It was all because a donkey put his foot in it. In western Egypt, where its archaeological masters had been sweating unrewarded for four years, the patient beast slipped and revealed a tomb dating from the Graeco-Toman era (330 BC - AD400). Inside was not one mummy, not two, but 20 or more: altogether 105 have been founded in the four tombs so far excavated. But there is is a vast tomb complex - covering over four square miles. It's estimated the total haul will be about 10,000 mummies - but many will probably be left in situ for archaeologists of the future with maybe more sophisicated techniques than a bored donkey! (only joking). For more info see the Egyptian Exploration Society or Egyptology at Cambridge. [The Times - article and pictures June 14th 1999]

  • New culprits for the Decline and Fall: rats!
    varieties of Rattus rattus

    Excavations in the ancient port at Unguja Ukuu on the island of Zanzibar suggest that the Romans' appetite for ivory indirectly caused the end of their empire, and the start of the dark ages. In the 6th century AD ivory from the abundant herds of African elephants was shipped to Justinian's court at Constantinople from Zanzibar - but on the outward voyage there were the usual stowaways: rats. These would have been black rats (rattus rattus) - whose bones have been found together with typical contemporary Mediterranean pottery. The black rat is not indigenous to Africa, and must have arrived on board ship - then fraternised with the local rodents (immune to the plague which their fleas carried). Then they got back on board, taking the plague back in the ships' holds along with the ivory. The plague arrived in Constantinople in 541 AD - and started killing up to 16,000 people a day. Byzantine officials stopped counting the bodies when the toll passed a quarter of a million. Within ten years it had swept across Europe, and the Dark Ages had begun. [The Times - article and pictures June 8th 1999]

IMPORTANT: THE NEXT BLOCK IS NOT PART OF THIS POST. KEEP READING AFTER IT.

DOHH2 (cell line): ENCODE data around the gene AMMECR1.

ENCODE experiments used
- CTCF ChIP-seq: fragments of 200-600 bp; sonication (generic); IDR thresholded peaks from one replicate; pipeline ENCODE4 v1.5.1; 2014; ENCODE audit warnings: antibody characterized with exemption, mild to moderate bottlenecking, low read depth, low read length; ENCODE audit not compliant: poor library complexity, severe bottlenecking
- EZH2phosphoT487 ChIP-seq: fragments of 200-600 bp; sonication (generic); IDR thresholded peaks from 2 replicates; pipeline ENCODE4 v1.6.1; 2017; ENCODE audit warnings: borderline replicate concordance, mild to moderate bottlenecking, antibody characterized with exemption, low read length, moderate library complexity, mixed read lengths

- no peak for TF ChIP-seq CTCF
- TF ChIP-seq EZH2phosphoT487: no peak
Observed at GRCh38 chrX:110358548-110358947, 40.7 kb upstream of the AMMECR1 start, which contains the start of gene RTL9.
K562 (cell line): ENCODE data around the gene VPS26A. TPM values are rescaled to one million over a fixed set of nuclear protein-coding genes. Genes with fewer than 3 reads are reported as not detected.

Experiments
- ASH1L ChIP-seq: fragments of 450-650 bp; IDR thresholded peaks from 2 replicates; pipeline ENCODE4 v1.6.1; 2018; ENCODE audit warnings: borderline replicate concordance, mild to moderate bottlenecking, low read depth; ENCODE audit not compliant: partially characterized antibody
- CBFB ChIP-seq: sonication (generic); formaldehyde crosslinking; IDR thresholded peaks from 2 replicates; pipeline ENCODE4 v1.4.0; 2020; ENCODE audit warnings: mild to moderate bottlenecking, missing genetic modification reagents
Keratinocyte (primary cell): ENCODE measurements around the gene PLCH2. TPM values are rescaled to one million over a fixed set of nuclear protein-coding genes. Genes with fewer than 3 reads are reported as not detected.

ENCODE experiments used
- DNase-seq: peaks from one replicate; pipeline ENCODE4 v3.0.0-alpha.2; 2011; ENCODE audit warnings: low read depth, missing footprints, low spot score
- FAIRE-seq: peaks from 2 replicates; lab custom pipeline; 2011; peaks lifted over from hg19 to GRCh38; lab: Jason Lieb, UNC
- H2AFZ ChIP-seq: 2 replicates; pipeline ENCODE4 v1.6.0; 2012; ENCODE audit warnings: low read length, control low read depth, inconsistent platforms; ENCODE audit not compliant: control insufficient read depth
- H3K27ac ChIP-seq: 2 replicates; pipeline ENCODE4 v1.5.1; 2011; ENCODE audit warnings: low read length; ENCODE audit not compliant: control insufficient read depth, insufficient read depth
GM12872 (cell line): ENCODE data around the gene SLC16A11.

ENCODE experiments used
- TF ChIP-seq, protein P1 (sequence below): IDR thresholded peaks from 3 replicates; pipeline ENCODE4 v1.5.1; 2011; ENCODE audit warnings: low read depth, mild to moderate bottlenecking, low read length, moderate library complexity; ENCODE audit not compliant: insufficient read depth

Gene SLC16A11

• Euphronios arrested in Rome
    A fragment of a phiale signed by the great Euphronios (c520-470BC), one of the two great innovators in red figure vase painting (the other was Euthymides) has come to light in Rome. Its dodgy provenance - from a Swiss "collector" via Sotheby's to the Getty Museum, who voluntarily returned it to Italy - led to its seizure by the Roman art theft squad. Descibed by the Times as an example of both Trojan and Etruscan art, it's in fact, of course an example of Athenian vase painting at its best.